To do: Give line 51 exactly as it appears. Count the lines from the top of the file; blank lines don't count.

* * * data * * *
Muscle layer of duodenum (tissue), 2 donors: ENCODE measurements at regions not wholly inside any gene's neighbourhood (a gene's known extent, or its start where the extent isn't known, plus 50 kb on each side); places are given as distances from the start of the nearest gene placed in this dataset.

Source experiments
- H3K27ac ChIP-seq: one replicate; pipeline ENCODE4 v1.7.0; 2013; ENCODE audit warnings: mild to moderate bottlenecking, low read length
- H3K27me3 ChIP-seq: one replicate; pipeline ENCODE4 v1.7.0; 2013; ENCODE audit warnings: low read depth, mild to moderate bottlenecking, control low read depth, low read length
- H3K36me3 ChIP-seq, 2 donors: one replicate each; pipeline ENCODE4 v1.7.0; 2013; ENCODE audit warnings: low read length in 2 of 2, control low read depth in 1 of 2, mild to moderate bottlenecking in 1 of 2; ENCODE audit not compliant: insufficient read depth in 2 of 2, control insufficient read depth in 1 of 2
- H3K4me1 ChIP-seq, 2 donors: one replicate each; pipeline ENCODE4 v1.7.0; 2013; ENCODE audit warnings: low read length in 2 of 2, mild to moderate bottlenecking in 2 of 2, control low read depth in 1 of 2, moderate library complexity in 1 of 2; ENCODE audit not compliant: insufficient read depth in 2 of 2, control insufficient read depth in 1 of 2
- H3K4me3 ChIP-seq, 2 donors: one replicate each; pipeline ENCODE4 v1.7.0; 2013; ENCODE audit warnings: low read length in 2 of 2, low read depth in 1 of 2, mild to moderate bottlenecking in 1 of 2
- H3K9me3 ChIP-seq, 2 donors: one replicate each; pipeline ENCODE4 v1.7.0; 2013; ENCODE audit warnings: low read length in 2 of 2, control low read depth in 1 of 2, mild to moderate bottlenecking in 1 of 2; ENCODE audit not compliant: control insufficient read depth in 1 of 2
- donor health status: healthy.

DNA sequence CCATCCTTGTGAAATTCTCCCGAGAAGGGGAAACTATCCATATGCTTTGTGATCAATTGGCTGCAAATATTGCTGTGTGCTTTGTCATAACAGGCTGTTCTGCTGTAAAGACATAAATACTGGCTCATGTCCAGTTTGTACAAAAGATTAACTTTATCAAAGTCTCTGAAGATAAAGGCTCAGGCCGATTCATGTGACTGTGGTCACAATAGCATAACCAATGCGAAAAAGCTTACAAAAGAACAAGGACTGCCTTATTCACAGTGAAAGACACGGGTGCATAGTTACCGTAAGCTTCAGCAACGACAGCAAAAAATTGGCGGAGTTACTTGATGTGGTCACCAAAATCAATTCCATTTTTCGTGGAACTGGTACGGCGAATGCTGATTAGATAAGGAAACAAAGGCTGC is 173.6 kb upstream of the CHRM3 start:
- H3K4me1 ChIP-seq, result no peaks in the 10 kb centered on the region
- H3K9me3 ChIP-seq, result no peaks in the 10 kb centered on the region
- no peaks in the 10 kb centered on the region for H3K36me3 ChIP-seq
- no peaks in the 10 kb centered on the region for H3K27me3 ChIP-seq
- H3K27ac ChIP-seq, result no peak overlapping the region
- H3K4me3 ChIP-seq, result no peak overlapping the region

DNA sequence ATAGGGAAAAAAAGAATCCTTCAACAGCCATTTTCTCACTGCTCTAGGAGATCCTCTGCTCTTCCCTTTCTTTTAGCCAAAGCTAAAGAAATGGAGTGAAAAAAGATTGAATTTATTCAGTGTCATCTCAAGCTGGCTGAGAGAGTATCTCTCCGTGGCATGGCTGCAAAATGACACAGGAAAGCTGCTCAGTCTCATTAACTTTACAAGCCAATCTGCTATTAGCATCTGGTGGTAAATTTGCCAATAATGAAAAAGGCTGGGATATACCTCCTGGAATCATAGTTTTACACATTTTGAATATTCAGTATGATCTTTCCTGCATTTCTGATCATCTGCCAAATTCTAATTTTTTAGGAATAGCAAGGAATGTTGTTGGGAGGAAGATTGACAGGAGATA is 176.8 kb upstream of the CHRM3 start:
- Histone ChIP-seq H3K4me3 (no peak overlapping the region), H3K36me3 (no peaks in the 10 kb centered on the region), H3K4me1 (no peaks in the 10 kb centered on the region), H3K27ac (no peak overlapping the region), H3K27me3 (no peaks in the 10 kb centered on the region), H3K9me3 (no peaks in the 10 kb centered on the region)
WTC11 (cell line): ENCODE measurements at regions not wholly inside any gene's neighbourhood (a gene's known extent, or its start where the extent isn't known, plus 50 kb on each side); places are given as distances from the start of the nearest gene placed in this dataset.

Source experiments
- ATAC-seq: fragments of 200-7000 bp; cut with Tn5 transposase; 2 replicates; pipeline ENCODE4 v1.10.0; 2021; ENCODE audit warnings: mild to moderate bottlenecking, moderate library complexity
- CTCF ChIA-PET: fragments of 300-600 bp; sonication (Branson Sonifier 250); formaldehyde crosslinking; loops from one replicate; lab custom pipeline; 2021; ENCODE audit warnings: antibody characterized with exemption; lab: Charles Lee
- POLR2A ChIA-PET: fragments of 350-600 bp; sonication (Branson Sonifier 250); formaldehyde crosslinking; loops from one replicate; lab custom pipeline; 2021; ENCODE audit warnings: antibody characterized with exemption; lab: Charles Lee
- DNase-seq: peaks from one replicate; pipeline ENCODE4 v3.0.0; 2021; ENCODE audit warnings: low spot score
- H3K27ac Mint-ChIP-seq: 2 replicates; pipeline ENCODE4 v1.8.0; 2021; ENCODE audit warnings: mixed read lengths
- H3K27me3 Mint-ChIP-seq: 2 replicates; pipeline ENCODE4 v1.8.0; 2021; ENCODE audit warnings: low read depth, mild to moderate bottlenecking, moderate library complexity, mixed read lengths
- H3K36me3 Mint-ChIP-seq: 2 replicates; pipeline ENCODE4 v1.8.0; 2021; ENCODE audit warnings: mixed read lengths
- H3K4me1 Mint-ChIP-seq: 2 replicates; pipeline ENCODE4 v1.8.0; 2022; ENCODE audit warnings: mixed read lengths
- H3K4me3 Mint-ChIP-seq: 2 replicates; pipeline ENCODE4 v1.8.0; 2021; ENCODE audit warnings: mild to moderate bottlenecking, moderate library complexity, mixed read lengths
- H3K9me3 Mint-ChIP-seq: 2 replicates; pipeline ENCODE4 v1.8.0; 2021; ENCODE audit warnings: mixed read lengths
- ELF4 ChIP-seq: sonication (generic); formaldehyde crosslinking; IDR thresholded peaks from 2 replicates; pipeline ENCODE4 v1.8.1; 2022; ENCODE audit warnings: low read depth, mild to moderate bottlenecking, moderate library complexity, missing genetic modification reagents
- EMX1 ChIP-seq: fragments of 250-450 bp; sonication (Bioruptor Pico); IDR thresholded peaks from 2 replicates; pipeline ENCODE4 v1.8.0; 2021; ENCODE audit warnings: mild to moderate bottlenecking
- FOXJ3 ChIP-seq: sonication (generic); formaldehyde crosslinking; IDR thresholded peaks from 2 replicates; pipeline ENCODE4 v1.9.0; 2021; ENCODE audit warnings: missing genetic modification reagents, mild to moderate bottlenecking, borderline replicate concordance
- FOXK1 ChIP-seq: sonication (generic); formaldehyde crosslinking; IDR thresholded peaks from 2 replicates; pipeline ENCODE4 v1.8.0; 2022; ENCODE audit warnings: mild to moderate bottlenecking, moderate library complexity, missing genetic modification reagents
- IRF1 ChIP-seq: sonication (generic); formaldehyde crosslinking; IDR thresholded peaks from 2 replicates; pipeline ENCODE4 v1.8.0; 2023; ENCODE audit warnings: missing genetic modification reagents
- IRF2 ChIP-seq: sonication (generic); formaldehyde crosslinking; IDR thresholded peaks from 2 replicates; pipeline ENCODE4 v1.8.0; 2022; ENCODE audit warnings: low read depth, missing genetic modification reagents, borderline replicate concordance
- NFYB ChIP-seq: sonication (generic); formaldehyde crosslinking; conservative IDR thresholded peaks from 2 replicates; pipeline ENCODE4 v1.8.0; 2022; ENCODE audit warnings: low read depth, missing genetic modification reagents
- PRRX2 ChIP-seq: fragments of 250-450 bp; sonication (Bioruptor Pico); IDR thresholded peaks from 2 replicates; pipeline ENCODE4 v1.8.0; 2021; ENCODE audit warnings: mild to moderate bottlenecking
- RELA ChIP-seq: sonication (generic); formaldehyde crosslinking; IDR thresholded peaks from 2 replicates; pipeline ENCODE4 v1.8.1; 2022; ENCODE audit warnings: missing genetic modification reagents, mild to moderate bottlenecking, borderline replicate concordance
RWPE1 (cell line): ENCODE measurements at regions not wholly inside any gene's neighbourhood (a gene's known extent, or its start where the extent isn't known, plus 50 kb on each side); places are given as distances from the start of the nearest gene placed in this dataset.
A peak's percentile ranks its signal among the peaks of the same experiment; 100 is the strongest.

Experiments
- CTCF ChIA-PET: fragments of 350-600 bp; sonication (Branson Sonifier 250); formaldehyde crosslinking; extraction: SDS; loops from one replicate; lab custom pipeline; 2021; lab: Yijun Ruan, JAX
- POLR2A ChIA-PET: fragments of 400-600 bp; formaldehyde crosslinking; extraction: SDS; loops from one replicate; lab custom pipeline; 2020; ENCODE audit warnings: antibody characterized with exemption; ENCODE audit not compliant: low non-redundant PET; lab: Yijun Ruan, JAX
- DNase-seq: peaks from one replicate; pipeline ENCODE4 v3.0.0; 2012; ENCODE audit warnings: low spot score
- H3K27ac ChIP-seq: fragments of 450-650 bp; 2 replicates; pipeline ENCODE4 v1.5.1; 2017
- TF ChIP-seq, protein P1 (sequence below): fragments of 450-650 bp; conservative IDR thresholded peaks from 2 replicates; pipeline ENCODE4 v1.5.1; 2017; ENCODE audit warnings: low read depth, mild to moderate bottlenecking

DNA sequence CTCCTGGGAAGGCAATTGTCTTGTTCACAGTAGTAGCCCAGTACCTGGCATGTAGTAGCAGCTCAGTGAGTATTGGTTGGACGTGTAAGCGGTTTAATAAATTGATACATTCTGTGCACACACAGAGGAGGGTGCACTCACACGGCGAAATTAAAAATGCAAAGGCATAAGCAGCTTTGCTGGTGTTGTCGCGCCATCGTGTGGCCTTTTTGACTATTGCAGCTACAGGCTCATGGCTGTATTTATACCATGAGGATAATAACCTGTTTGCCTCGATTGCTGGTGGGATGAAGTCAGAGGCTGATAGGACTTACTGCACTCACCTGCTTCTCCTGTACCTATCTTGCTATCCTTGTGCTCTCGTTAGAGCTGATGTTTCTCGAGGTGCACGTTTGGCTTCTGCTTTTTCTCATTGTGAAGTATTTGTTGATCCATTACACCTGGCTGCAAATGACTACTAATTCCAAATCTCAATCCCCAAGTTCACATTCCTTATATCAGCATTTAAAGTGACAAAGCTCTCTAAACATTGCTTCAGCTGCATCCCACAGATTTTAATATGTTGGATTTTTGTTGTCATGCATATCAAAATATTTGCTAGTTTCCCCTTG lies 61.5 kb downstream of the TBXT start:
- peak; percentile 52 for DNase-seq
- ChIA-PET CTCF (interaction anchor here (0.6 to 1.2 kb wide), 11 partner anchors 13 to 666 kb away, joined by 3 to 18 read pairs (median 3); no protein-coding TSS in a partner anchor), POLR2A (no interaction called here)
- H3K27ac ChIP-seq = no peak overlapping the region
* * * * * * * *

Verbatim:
- H3K27ac ChIP-seq = no peak overlapping the region